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Development models – also dubbed “engagement models” – for offshore software development refer to the different mechanics of working with remote software developers or partners.
Since developing software is often complex, laying the proper groundwork from the start becomes even more crucial to lucrative and lasting collaboration.
Development models are like the backbone of partnerships – things go awry quickly if they’re not there. And this becomes even more crucial as the stakes get higher and the software platform becomes more and more complicated and robust.
We have witnessed firsthand how these models work, and we have observed all the different ways software companies ingrain them into their operations. One thing is sure: the better companies get at managing the finer points of individual relationships, the higher performing their software development team will be.
And if you are confused about the various offshore software development models, or how to roll out one, you’re not alone. We know how overwhelming it is to sort through a long list of options for the right fit. To help you choose the best model for your specific needs, we’ve laid out a cheat sheet below–enjoy!
Looking for the perfect offshore development partner? TurnKey is your best bet. We help you hire, you call shots.
An engagement model in offshore software development defines the terms of collaboration between an employer and their software developers (or software development partners if you use outsourcing or offshoring). It lays out both parties’ responsibilities, duties, and payment mode.
You’ll want to select your model carefully as your project’s final outcome is strongly influenced by which model of engagement you choose. Getting this wrong at the outset can lead to a slew of other issues later on in the development cycle.
As a blogger who writes extensively about cost-effective remote software development teams, I have come to realize that in the world of software development, the way you engage with your developers can make or break your project and have a profound impact on the outcomes achieved. Extensive research and personal experience have taught me that a strong foundation is crucial for building sustainable and efficient teams.
If you try to create a duplex on a foundation laid for a studio apartment, you’ll struggle with structural issues and design problems. Or maybe what you tried to build will completely collapse. (In other words, don’t let that happen here!)
That said, it’s important to keep in mind that there’s no one-size-fits-all model of employee engagement in software development. Instead, there are various models that can be used to meet different companies’ demands.
The complexity of your project and your preference for partnerships will determine which engagement model is best for you and your company.
When it comes to building cost-effective remote software development teams, engagement models play a crucial role in defining the style of work, payment terms, and the level of employee involvement. In this section, I’ll walk you through the distinct engagement models and share the features that set them apart from one another.
The fixed price engagement model is one of the most common in the software development industry. Before development begins, the project cost and timeline are determined and agreed upon.
In this case, both parties (the company and the developer) carefully plan out the entire scope of the project ahead of time using specific project requirements, a budget, and estimated duration of engagement.
This model allows you to clearly estimate the total development cost from the beginning. The developer is expected to follow the terms of the agreement, including the budget.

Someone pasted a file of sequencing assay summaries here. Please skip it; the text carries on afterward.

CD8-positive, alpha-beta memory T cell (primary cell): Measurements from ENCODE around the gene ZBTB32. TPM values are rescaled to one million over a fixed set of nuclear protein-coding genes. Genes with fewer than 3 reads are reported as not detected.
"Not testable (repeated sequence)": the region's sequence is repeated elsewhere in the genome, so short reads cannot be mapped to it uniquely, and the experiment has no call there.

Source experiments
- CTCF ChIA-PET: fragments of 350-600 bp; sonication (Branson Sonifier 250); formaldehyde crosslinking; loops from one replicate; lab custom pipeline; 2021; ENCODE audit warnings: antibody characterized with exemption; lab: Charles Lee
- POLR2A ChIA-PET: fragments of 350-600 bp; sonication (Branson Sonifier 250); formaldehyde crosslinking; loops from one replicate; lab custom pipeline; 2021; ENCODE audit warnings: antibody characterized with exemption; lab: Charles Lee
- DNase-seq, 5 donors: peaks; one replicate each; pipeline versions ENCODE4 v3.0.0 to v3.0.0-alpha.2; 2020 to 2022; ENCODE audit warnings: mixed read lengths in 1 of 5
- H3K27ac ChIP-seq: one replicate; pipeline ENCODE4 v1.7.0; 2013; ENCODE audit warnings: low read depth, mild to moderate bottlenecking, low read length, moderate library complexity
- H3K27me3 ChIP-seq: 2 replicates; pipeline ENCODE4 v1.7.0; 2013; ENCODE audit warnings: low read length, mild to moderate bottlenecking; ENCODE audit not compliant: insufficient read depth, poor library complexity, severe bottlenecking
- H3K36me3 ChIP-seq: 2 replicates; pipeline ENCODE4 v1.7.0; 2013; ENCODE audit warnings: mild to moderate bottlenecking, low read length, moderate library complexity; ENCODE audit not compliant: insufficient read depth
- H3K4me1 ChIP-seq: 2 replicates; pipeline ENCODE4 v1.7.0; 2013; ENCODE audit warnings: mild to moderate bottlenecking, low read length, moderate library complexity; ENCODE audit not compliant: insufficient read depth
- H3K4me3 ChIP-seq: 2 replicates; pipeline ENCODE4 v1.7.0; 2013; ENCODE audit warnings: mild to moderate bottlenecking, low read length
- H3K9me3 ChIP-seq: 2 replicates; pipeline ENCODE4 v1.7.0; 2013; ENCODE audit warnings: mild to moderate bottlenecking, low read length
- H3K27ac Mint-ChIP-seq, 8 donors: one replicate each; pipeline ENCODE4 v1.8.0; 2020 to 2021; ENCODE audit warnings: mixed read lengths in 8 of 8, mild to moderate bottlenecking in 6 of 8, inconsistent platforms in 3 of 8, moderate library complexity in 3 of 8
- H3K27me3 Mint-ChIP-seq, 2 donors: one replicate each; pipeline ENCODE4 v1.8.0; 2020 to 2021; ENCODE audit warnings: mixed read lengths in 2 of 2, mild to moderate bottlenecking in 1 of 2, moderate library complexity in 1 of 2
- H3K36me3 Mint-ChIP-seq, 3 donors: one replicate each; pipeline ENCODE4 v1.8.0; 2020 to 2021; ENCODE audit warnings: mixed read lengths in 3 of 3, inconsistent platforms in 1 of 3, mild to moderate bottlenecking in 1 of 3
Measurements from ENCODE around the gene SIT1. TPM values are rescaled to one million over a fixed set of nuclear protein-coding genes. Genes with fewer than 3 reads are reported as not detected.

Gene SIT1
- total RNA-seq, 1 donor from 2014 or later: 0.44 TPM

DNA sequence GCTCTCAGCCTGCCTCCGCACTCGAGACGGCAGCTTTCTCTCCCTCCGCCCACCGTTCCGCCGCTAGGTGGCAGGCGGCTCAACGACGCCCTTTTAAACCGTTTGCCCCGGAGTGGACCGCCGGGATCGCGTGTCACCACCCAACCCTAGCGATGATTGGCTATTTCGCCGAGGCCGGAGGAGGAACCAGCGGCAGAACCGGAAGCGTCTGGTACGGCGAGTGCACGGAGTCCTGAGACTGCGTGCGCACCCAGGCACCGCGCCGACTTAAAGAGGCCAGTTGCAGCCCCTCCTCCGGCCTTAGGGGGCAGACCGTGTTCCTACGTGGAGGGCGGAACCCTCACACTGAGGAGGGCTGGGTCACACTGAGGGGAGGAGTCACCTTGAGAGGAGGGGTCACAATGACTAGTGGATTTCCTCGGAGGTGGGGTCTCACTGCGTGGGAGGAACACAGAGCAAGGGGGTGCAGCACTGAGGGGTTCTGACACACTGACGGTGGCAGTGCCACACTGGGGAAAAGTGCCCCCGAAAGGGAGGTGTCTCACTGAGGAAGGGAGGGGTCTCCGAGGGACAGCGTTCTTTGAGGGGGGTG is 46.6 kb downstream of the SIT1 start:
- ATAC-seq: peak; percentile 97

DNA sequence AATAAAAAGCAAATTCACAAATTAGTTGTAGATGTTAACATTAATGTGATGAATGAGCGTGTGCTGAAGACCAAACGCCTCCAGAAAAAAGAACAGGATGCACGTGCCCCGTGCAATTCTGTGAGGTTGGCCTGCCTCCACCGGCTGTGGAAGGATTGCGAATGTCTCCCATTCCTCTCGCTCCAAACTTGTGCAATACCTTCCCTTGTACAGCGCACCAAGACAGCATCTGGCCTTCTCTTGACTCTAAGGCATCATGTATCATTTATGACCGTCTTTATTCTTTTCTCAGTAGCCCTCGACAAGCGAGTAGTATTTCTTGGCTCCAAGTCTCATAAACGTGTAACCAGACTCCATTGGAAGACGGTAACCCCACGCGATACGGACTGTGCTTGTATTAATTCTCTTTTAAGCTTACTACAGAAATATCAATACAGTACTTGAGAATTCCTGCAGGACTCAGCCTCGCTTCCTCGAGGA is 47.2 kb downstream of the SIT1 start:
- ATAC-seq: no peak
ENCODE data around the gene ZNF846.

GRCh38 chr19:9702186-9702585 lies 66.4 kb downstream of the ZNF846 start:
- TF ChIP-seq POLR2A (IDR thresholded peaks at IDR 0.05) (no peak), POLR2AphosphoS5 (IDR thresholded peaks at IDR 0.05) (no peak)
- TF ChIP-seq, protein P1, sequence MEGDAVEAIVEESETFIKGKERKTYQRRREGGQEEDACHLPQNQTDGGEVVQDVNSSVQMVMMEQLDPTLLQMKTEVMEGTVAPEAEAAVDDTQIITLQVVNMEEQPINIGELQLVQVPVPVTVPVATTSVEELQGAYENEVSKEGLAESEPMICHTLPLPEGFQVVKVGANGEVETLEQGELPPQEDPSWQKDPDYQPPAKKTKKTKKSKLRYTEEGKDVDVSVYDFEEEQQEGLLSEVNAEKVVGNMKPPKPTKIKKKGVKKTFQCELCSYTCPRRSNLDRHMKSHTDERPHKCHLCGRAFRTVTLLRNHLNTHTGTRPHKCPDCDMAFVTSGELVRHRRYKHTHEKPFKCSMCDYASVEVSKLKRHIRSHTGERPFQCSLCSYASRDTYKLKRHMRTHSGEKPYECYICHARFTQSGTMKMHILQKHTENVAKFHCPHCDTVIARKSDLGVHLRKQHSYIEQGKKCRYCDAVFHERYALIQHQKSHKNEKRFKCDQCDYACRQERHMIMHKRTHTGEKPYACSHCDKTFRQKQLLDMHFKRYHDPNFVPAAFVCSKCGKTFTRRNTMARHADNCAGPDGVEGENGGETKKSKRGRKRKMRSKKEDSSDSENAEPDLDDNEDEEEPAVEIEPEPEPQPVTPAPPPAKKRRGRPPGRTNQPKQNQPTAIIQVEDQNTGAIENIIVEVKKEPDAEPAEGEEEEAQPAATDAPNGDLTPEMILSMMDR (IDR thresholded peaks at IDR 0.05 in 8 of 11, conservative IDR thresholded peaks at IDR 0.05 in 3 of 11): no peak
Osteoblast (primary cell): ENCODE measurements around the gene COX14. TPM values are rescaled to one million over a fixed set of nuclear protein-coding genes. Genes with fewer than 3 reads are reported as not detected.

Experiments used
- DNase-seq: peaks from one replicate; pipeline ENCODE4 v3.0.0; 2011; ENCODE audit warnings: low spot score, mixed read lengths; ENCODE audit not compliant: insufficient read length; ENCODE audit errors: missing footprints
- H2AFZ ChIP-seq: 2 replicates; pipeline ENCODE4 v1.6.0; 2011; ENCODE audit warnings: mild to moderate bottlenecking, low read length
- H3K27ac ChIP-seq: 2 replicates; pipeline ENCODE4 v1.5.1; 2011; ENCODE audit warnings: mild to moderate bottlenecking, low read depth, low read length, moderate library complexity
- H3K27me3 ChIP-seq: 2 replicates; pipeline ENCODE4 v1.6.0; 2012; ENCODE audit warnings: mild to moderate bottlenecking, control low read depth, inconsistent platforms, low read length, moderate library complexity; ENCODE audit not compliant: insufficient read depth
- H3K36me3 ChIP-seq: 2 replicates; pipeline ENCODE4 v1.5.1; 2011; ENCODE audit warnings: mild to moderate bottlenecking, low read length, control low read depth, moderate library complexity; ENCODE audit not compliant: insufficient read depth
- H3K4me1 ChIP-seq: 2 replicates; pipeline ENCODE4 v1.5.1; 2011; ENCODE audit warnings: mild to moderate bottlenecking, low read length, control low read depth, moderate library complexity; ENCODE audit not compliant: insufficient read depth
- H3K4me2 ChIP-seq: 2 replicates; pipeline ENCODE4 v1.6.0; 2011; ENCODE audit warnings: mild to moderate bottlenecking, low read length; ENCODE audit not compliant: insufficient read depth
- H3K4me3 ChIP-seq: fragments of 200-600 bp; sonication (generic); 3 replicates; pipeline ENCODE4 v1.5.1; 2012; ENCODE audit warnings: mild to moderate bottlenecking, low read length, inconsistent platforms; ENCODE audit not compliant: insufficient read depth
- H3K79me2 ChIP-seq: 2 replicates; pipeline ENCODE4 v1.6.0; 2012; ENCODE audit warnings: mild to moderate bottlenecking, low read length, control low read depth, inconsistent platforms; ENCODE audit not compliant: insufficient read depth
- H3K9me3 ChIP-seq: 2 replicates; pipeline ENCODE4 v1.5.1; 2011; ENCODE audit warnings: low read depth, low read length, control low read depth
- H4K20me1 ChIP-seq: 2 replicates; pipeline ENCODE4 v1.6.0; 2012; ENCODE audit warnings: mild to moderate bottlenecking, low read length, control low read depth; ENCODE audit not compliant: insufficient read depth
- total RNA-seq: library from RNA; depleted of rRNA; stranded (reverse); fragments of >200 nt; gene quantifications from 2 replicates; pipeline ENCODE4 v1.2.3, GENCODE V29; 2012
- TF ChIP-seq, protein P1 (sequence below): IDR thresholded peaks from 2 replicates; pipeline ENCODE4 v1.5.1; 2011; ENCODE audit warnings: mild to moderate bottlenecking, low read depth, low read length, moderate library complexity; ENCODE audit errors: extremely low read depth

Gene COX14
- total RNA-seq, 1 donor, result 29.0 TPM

The T&M model is more flexible than the fixed price model. The developer’s charge is based on expertise and time (most likely on an hourly rate basis).
This model is ideal for continuing development projects where the project scope and requirements are unclear. That is, you know what you want or intend to achieve, but there are no defining pathways or a fixed end date guiding the project.
If you know you need work but are unsure how long it will take or what the work will entail, rather than making a wild guess and ending up locked into an engagement that doesn’t end up fitting the project, you can use the T&M model.
Because it’s negotiable and uses a time-based payment system for the amount of work, tasks, resources, materials, or other expenses incurred during the development process, it allows you the flexibility you need.
With the T&M approach, the client has more say and participates more actively in the project development
The Outsourcing approach is usually adopted when a company needs to augment its in-house development team. A great short-term solution, outsourcing helps companies flex their teams for a specific period and particular project; the company can end the engagement once the project is complete.
This is also great when you need a developer with a niche talent that you don’t already have on staff. Maybe you need a QA tester or a senior java developer to work on a specific project. Rather than employ the person permanently, you can simply hire one to contribute during the duration of the project.
You are responsible for paying their rate or salary, any associated costs, and a fee to the agency who finds you the talent you need. This model is also called the “Open Book Model” because of its unparalleled cost transparency.
Offshoring is used by companies who need to create a long-term arm of their business, either for a certain project, a niche product, or just to handle growth without exhausting their core, in-house team. When you hire offshore talent, you have the opportunity to add additional team members for a period of time or to engage specific tech expertise you may be missing at home.
This article offers a brilliant explanation of offshoring and all of its many benefits.
You find and partner with an offshoring agency who conducts staff recruitment and onboarding for you. These new workers join your in-house staff, but they are still (technically) workers for the agency. And they work for a longer period of time, so you get to know them, and they get to know your company, product, customers, and people.
Offshoring with an agency saves you time on recruiting and saves you having to learn about different country’s nuances, language, and skill niches. It also reduces your development costs because generally speaking, the countries you’re hiring from have lower costs of living and salaries are commensurate.
Does offshoring sound like the solution you need? Worried about culture fit and time zone differences (not to mention how to search the globe to find what you need)? We’ve got the solutions for all these pain points.